Without a fitness tracker, gauging how many more steps one needs to take is dependent on his personal feelings. And personal feelings give mixed responses as to their accuracy. Sometimes they are right on, or drastically off. It is like saying, “I feel like I’ve taken 10,000 steps,” rather than objectively knowing that one has. Exercise, regardless of the number of steps, is good, but having a realistic objective with a tool to discern where one currently is at, keeps him on track to reaching that goal. Knowing where one is and where one needs to be should help increase his productivity.
At Burris, our fitness trackers are our Key Performance Indicators, or more commonly referred to as KPIs. Through captured data, they gauge where we are currently at and where we compare to our previously stated goals. There are multiple KPIs at Burris to gauge the different aspects of our Logistics’ productiveness like Throughput, Cost Per Case, Productivity, Accuracy, Safety, Damages, Compliance, and Retention. These KPIs are used to simplify the jobs inside our warehouses and to fine tune our warehouse operations system.
- Throughput indicates how effectively the warehouse team operated as a whole during their shift. It measures the number of units shipped/received by the hours used to process those units.
- For example, if 10,000 cases were processed in 100 hours, the throughput would be 100 cases per hour. If the throughput goal is 100 cases per hour and there are 100,000 cases that need to be processed, you have a max of 1,000 hours to accomplish that objective. In order to get those 100,000 cases finished in a 10 hour shift, the 100,000 cases divided by the 1,000 hours to accomplish the objective indicates that 100 team members should be on the floor to reach this goal. If there are more team members on the floor, then this objective should be achieved sooner than the allotted time of 10 hours.
- Cost Per Case is the work week’s total labor cost (each warehouse team members’ pay added up) out of the total number of cases shipped. In order to find the Average Hourly Rate for one’s team, that week’s total labor cost must be divided by the number of hours worked. Knowing what a team’s hourly rate is determines whether that warehouse’s standards are where they currently need to be at.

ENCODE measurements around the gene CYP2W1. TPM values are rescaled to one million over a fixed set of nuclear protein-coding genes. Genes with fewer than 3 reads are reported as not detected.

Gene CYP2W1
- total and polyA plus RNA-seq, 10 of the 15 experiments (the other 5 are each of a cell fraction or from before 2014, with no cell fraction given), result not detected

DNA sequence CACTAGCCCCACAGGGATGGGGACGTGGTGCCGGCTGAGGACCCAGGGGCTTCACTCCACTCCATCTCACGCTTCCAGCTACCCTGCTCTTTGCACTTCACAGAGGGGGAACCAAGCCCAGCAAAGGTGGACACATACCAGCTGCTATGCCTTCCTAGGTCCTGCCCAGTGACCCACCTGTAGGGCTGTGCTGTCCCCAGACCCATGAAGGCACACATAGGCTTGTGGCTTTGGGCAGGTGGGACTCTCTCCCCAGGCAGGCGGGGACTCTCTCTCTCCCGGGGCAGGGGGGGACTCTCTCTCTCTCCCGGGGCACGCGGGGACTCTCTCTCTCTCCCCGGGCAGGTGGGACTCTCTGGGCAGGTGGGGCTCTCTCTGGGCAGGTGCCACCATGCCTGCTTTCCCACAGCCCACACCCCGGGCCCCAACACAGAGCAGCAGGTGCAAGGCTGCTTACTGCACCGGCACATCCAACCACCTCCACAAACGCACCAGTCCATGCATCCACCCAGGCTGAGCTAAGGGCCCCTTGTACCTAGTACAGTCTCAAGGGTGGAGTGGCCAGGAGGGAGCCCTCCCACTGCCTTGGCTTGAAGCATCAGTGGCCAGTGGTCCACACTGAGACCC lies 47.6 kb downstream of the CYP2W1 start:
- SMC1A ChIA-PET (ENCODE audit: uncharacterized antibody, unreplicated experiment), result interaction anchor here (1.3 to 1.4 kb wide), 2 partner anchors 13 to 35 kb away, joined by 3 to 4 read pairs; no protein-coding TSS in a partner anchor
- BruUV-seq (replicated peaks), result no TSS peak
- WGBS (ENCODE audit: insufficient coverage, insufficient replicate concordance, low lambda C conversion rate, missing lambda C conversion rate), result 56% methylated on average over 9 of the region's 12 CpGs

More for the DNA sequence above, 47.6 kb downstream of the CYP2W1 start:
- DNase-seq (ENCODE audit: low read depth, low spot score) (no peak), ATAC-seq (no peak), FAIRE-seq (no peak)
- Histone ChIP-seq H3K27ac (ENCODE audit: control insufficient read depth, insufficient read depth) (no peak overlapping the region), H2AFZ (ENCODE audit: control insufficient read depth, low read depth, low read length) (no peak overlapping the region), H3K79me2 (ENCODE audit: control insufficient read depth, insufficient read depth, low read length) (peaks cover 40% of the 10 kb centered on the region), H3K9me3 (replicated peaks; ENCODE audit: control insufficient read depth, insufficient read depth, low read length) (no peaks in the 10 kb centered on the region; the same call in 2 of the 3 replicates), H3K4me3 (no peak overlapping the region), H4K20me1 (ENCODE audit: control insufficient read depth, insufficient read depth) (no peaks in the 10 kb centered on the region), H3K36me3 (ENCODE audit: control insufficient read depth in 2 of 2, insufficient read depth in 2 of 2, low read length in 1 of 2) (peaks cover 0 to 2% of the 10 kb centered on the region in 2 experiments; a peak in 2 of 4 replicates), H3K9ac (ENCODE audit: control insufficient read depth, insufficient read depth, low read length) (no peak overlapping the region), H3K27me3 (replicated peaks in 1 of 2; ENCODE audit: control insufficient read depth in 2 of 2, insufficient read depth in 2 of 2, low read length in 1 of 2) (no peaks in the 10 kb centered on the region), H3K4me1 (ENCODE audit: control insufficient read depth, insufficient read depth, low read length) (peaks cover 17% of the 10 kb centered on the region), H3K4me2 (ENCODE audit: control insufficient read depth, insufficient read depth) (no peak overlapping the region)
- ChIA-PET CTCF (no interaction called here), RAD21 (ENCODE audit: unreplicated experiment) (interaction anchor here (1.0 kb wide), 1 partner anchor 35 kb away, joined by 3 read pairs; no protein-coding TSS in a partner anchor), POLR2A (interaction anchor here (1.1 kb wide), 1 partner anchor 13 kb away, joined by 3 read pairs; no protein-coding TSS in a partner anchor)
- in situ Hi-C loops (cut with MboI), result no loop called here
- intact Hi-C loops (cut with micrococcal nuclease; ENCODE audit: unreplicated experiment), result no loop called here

- Productivity for each warehouse team member is dependent upon their particular position, yet safety and maintaining industry standards are always paramount. While the warehouse team maintains a common objective, each job procures a nuanced productivity goal.
- For example, forklift operators’ and loaders’ work is measured by the number of pallets moved per hour, while selectors’ jobs are gauged by the number of cases distributed each hour (the industry standard is currently 250 cases per hour). For loaders, un-loaders, lumpers, and haulers, the aim is to load/unload the truck in less than 2 hours.
- Accuracy is determined by an error percentage, where the number of incorrectly selected or received cases are measured out of a thousand. Through scanning the cases and pallets, utilizing voice and conventional selection, and hiring auditors, the warehouse is able to maintain a lower error percentage.
- Safety in the warehouse is measured by the OIR (Overall Incident Rate) and LTIR (Lost Time Incident Rate). Fewer accidents occur when precautions like accountability, safety talks, drills, reviews, and managers practicing what they preach are respected.
- Damages that are overlooked can put a halt to a smoothly running warehouse. Simple precautions and trained reactions like making sure pallets are fully shrink wrapped and not receiving damaged products save time spent on jobs that will have to ultimately be redone.
- Compliance to industry standards and regulations (e.g. OSHA and USDA requirements) leads to a safer, cleaner, and more organized work environment.
- Retention is the measured percentage of team members who remain with the company from the beginning to the end of a period. Uplifting communication and comprehensive training help to maintain a high retention rate.
Each of these KPIs are looking out for the safety and well-being of our warehouse team members. Like a fitness tracker, it shows us where we are currently at and in what areas we can progress. It may not always tell us what we want to hear, but it encourages us to reach the place where we ultimately want to be.
This has been a brief overview on Key Performance Indicators, but there is so much more to learn. Most of this content was pulled from Burris’s very own Steve Cunrod and his presentation at the Global Cold Chain Expo. His focus is on building stronger teams, which is why he uses KPIs. Thank you, Steve, for making our warehouse team members’ jobs easier, better, and more efficient!0 No Comments Yet